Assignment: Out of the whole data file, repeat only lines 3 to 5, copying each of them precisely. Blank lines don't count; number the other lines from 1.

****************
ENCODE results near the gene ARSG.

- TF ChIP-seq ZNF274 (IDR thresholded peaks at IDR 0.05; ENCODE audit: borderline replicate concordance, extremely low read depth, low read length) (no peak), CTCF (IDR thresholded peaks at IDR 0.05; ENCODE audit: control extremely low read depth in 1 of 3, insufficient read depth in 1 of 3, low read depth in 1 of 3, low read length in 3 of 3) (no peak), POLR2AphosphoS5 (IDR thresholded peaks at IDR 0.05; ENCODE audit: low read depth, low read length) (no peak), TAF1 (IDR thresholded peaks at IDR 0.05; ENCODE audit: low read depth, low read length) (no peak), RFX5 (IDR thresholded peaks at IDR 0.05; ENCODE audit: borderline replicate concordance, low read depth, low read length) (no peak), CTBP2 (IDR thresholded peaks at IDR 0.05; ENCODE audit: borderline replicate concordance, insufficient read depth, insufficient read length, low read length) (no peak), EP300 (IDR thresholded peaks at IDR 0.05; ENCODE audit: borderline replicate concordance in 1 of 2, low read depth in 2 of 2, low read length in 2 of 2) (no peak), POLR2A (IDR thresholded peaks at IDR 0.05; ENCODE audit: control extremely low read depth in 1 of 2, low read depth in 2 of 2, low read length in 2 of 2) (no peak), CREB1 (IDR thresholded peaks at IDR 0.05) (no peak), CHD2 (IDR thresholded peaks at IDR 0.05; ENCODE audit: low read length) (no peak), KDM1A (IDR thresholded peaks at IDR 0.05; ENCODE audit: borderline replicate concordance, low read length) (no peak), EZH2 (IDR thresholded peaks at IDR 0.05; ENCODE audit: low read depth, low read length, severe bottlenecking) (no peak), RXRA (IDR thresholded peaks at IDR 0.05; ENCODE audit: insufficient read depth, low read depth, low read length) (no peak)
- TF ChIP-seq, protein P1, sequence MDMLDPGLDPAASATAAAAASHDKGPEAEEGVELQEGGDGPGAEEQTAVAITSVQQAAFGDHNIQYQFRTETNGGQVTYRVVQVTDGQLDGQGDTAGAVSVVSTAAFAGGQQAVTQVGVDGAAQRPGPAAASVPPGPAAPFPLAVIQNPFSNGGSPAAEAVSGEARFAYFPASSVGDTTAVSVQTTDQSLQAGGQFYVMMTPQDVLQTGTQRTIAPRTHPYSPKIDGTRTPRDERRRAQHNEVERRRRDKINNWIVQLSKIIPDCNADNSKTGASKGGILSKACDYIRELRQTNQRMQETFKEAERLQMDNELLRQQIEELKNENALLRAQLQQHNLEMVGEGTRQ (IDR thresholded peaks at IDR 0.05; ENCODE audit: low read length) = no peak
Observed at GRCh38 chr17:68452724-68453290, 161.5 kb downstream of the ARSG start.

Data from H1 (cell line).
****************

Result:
- TF ChIP-seq, protein P1, sequence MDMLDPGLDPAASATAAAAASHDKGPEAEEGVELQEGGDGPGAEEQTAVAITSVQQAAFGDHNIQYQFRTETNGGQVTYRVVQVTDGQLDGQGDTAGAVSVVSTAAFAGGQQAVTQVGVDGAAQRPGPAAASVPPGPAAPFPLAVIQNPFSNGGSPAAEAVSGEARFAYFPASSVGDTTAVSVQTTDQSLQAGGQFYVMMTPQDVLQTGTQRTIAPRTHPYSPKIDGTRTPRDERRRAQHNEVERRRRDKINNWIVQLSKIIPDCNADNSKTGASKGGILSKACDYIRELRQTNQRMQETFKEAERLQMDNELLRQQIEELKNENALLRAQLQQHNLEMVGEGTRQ (IDR thresholded peaks at IDR 0.05; ENCODE audit: low read length) = no peak
Observed at GRCh38 chr17:68452724-68453290, 161.5 kb downstream of the ARSG start.

Data from H1 (cell line).